Petition for Review was due October 26, 2017 and was subject
to a state prison mailbox rule, and Plaintiff alleges his
legal materials were returned to him by October 20, 2017.
They note that Plaintiff did not file such a petition or even
file a motion to extend, which is permitted under Arizona
Rules of Criminal Procedure 32.9(c). As a result, they argue,
Petitioner has failed to show that the confiscation of his
materials was the cause of his failure to timely file.
Respondents deferred addressing prejudice.
Reply - On June 14, 2019, Petitioner filed a
Supplemental Reply (Doc. 41), arguing he was “unable to
file a timely Petition for Review with the Appellate Court
because between September 16th, and October 20,
2017, Mr. Barnes was not in possession of his legal
documents. They were confiscated by the Department of
Corrections staff because Mr. Barnes was being investigated
for suspicion of escape.” (Id. at 5.) He
argues that Respondents merely assume that Petitioner had
sufficient time after his materials were returned to file a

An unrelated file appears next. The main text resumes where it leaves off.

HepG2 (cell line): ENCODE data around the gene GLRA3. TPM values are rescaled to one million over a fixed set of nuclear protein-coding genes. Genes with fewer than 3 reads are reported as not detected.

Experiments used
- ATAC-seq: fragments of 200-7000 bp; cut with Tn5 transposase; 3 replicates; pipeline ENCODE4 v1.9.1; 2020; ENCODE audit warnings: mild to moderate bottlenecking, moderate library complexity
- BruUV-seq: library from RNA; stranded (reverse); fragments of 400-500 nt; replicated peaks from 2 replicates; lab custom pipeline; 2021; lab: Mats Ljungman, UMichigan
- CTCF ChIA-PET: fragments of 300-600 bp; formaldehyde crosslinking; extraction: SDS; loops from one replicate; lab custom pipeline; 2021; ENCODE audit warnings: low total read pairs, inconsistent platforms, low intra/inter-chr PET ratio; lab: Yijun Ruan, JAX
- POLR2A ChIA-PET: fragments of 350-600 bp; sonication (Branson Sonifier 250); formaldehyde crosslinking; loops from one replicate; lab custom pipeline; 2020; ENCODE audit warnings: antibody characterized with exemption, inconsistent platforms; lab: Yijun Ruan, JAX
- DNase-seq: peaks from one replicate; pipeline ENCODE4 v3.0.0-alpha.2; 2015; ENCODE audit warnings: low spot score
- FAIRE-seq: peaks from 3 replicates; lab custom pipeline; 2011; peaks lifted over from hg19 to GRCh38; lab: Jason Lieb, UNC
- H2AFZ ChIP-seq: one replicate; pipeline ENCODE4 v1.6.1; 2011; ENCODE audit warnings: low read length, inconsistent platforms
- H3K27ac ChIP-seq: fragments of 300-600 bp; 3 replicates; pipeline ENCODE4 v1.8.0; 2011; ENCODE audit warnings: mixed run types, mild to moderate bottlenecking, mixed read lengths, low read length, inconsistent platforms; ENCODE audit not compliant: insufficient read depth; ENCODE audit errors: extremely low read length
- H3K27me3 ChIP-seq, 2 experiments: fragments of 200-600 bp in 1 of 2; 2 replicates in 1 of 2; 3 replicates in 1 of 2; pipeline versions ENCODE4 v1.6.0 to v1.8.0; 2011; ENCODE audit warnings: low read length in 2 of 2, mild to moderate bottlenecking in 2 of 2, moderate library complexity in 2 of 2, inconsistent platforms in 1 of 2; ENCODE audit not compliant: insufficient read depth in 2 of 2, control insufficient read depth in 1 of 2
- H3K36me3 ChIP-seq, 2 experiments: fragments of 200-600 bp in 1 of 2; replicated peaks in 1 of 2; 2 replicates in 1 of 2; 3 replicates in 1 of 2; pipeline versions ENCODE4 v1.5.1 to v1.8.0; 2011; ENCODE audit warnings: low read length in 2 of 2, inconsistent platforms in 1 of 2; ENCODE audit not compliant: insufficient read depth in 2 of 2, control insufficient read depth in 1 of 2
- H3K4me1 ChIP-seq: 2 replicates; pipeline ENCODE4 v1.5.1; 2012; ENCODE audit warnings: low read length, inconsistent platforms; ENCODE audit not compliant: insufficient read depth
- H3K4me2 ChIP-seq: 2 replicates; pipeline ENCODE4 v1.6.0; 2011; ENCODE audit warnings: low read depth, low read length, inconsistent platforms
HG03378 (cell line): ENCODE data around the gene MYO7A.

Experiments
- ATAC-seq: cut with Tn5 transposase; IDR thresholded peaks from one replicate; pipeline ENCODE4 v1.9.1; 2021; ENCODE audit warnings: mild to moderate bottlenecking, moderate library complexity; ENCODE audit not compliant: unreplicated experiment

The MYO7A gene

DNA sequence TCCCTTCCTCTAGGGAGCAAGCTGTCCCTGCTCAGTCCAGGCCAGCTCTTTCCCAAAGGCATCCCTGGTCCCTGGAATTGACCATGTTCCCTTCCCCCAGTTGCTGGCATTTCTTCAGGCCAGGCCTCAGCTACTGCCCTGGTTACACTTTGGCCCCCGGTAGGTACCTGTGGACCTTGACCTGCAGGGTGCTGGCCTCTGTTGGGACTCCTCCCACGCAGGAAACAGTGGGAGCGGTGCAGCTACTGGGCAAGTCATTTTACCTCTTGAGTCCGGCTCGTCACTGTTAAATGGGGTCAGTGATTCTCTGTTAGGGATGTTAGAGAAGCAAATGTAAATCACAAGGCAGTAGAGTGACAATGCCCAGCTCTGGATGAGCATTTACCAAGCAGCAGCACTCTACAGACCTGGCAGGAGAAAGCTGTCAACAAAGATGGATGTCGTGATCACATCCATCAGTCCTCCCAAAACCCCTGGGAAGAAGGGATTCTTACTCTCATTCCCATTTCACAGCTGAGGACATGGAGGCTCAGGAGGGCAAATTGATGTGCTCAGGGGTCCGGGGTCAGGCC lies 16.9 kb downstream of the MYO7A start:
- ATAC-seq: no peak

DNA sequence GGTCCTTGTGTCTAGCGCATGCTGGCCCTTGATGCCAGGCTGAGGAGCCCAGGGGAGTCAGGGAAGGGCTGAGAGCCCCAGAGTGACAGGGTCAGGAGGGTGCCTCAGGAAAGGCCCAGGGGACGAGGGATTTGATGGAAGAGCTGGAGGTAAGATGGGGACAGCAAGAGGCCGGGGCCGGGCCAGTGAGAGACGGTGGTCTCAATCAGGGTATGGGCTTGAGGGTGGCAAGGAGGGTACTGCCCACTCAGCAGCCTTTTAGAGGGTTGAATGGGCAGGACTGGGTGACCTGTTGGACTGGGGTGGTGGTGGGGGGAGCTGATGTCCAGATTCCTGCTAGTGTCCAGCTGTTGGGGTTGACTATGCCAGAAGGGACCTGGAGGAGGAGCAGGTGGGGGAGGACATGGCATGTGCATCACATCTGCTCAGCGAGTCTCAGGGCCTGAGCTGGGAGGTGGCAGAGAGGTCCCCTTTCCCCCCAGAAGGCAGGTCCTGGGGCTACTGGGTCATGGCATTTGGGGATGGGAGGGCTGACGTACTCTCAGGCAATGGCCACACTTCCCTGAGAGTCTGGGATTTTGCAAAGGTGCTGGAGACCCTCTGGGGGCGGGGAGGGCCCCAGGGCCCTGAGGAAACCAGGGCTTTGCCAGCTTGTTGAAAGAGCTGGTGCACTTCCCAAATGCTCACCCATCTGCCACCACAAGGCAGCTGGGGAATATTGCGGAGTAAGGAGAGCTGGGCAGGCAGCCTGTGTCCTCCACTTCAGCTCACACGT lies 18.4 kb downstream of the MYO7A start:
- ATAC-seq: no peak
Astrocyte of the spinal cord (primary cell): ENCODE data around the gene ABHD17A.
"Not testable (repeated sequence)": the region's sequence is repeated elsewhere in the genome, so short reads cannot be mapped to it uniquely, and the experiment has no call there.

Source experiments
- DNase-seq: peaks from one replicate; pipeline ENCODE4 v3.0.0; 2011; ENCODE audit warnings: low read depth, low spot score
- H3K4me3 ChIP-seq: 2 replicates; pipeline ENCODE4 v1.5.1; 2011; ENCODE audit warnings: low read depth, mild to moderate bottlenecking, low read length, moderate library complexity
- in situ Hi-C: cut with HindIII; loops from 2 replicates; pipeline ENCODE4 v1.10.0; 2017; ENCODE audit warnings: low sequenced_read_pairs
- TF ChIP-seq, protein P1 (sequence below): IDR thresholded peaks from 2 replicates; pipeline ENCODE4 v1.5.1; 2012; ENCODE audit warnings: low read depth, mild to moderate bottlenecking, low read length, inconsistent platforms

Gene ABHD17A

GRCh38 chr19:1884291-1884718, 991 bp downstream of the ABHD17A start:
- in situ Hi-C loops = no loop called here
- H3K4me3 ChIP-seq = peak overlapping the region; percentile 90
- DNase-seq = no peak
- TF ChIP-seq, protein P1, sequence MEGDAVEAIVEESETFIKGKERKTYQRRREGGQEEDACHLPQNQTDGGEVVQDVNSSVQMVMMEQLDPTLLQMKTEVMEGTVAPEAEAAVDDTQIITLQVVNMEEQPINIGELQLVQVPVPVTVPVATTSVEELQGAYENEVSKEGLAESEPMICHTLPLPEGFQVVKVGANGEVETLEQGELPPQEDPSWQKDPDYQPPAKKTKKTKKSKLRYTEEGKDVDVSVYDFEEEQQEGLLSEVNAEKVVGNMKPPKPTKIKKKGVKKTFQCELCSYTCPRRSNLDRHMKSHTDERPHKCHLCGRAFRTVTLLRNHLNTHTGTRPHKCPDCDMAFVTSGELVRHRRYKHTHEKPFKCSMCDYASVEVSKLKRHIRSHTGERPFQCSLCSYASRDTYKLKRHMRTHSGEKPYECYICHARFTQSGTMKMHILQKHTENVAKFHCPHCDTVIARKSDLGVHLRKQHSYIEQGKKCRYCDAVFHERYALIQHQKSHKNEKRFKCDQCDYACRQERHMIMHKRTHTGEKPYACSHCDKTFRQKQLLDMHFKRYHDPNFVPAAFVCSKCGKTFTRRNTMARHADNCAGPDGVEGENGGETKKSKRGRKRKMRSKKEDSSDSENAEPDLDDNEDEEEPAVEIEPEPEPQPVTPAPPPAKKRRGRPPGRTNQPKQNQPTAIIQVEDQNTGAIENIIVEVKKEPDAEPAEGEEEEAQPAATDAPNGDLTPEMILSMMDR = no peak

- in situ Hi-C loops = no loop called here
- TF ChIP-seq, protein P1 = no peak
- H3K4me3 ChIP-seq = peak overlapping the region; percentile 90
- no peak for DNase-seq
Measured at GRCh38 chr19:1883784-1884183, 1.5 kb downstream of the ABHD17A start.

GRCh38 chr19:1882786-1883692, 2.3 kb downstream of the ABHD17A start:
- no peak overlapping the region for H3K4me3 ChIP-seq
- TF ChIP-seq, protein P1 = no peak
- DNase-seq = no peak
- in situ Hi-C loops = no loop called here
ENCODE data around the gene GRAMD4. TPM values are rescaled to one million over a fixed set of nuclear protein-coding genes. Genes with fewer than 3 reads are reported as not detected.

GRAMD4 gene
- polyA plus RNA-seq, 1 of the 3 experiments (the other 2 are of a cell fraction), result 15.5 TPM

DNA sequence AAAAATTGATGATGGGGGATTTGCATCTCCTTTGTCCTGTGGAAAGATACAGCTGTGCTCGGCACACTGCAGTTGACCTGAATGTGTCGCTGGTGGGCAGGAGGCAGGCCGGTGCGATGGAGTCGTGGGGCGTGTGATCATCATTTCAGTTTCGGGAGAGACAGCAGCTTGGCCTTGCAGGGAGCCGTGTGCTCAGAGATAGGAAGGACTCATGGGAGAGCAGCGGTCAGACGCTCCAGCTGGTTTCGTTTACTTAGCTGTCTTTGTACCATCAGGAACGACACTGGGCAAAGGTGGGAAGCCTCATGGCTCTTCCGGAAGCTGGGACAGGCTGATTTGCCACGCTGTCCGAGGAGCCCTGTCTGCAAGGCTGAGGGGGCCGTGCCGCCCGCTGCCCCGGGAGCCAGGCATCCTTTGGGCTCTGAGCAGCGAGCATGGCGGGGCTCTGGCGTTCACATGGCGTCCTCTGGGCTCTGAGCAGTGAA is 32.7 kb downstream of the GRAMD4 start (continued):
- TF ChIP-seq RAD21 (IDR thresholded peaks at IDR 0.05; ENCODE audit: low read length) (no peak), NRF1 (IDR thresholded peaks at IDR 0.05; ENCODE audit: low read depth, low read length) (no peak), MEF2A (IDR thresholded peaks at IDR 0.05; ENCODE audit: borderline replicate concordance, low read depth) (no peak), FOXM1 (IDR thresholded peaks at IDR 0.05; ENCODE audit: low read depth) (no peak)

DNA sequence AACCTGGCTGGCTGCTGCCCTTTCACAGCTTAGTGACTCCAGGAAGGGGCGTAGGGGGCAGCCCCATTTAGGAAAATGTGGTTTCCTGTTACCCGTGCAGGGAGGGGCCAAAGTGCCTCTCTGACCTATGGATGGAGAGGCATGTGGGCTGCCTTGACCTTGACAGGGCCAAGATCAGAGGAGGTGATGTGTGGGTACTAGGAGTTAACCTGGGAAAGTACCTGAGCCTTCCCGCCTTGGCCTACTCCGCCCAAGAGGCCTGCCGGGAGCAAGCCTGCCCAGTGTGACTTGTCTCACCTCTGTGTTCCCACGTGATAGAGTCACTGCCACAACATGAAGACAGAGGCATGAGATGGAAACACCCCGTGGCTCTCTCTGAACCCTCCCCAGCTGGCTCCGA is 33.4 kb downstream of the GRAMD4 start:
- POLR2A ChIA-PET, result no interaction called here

petition for review, which was “due to the appellate
court on Sunday October 21st, 2017.”
(Id. at 8.) He argues he could only request
materials (envelopes, pen, paper) on Tuesdays, and they are
not issued until the following week between Wednesday and
Friday, and thus would not have had time to file or request
an extension before the deadline expired. (Id.)
Petitioner again argues the merits of his claims.
Motion for Evidentiary Hearing - On August 23,
2019, Petitioner filed a renewed Motion for Evidentiary
Hearing (Doc. 58), again seeking an evidentiary hearing to
support Grounds 1 and 3. The motion was again denied, as
delinquent and because the relevance of the merits was not
clearly at issue in light of the procedural default defense.
APPLICATION OF LAW TO FACTS
argue that Petitioner's state remedies on his claims are
procedurally defaulted and thus are barred from federal
seeking habeas relief, the burden is on the petitioner to
show that he has properly exhausted his state remedies on
each claim. Cartwright v. Cupp, 650 F.2d 1103, 1104
(9th Cir. 1981); 28 U.S.C. § 2254(b) and (c).
cases not carrying a life sentence or the death penalty,
‘claims of Arizona state prisoners are exhausted for
purposes of federal habeas once the Arizona Court of Appeals
has ruled on them.'” Castillo v. McFadden,
399 F.3d 993, 998 (9th Cir. 2005)(quoting Swoopes v.
Sublett, 196 F.3d 1008, 1010 (9th Cir. 1999)).
Ordinarily, “to exhaust one's state court remedies
in Arizona, a petitioner must first raise the claim in a
direct appeal or collaterally attack his ...